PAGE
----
4. No camping or overnight stays allowed on the trail.
5. Stay on designated trails and do not venture off into restricted areas.
6. Bicycles and motorized vehicles are not permitted on the trail.
7. No hunting or fishing allowed.
8. Fires and smoking are strictly prohibited.
9. Respect seasonal restrictions, such as closures during certain times of the year.
10. Pack out all trash and leave no trace of your visit.
11. Follow any additional rules or guidelines posted at the trailhead or along the trail.

Seasonal Information

The Perseverance Trail, located in Juneau, Alaska, offers a stunning outdoor experience for nature enthusiasts and hikers alike. While the trail is accessible year-round, the best times to visit depend on personal preferences and the desired experience. The summer months, from June to August, are the most popular due to milder temperatures and longer daylight hours. During this time, the trail is vibrant with lush greenery, blooming wildflowers, and the soothing sound of rushing water from nearby streams. The summer season also allows for a greater chance of spotting wildlife such as bears, eagles, and various bird species.

However, if you prefer a quieter and more serene experience, visiting the Perseverance Trail during the shoulder seasons of spring and fall can be equally rewarding. In spring, the trail comes alive with the emergence of new growth and the cascading waterfalls are at their peak flow. Fall, on the other hand, offers a breathtaking display of vibrant autumn colors as the foliage transforms into shades of red, orange, and gold. These seasons provide a unique opportunity to witness the changing landscapes and enjoy the trail with fewer crowds.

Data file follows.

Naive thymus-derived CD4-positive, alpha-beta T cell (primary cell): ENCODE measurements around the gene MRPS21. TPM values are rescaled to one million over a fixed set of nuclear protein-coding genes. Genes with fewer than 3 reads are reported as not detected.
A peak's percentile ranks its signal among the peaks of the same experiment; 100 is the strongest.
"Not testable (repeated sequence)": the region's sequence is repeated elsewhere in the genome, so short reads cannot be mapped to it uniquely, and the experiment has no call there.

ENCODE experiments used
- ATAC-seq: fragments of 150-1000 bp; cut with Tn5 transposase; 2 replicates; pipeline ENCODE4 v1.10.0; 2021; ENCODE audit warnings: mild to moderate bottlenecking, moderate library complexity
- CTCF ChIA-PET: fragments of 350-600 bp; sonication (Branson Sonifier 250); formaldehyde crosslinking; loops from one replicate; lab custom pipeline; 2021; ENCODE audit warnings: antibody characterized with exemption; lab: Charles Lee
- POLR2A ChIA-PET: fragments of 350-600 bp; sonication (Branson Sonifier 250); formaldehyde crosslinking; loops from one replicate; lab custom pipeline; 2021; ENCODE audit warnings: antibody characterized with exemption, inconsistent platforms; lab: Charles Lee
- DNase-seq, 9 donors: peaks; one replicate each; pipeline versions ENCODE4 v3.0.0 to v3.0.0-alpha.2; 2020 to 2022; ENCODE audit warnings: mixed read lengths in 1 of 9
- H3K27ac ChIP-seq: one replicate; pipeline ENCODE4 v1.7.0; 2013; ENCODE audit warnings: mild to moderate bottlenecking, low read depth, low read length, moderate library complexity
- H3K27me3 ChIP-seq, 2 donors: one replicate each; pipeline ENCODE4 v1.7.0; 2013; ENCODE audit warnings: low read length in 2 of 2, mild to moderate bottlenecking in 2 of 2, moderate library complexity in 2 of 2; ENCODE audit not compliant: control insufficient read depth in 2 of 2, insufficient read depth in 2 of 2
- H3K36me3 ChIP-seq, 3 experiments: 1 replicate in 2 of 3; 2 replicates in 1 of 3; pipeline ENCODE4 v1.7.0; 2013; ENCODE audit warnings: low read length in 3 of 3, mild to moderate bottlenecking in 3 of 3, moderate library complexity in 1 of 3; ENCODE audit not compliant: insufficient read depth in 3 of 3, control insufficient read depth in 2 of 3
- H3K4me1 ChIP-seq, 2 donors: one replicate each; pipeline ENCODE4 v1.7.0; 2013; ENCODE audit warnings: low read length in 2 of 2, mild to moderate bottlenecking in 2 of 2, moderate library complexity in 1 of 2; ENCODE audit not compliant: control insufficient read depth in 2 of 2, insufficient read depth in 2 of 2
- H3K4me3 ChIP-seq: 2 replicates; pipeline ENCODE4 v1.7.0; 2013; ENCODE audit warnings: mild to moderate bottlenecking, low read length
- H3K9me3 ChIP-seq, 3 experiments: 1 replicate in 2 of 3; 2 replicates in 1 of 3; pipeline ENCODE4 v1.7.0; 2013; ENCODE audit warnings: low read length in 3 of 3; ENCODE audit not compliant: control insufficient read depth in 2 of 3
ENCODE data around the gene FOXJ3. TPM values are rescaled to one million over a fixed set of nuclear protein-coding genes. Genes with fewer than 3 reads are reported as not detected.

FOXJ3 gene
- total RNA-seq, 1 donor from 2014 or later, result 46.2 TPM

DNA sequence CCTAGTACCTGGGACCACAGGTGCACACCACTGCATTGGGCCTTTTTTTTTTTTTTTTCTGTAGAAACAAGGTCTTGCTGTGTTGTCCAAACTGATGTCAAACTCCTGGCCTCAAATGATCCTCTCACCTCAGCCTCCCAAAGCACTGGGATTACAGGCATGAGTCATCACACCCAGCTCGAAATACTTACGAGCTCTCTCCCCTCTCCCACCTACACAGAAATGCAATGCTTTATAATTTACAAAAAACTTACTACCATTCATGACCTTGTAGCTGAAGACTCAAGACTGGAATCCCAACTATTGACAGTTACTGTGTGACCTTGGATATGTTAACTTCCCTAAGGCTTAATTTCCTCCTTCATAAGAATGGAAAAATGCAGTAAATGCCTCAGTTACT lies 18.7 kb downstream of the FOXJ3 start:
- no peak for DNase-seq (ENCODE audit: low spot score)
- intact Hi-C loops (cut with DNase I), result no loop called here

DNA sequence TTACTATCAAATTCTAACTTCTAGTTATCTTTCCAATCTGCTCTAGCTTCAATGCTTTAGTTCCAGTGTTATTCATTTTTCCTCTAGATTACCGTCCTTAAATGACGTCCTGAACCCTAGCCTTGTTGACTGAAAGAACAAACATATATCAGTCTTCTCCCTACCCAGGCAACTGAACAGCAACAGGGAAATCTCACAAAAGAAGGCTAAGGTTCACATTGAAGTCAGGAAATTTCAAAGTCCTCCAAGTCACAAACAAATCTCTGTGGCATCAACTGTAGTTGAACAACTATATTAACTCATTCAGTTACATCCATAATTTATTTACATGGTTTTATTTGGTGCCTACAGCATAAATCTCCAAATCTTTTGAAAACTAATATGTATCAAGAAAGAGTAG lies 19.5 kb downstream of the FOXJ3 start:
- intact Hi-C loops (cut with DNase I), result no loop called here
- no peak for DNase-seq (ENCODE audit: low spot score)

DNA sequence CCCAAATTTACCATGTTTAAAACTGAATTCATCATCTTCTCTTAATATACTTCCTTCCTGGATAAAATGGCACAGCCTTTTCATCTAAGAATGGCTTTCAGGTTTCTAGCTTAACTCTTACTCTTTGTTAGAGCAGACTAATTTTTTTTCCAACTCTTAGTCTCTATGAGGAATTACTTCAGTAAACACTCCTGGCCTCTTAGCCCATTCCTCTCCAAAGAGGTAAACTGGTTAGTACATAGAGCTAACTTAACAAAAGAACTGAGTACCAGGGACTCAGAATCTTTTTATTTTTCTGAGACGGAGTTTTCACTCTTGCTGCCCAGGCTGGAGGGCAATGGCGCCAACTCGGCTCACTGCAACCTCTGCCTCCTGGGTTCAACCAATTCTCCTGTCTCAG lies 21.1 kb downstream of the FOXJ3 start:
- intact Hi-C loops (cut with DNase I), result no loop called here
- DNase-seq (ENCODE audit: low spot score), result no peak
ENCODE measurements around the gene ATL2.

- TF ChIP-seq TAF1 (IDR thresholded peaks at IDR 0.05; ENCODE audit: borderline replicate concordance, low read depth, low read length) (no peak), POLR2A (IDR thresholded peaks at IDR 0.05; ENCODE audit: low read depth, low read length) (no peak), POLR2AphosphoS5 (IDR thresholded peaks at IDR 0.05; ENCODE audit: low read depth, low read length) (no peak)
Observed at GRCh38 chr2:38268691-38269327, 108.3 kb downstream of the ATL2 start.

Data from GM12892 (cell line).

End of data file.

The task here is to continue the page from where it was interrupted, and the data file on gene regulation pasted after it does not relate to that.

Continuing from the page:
It’s important to note that the Perseverance Trail may have seasonal closures or restrictions due to weather conditions. During the winter months, from November to April, the trail can be covered in snow and ice, making it more challenging and potentially dangerous to navigate. It is recommended to check with local authorities or visitor centers for up-to-date information on trail conditions and closures before planning a visit during this time. Additionally, it’s advisable to dress in layers, wear appropriate footwear, and carry essential supplies such as water, snacks, and a map when exploring the Perseverance Trail to ensure a safe and enjoyable experience.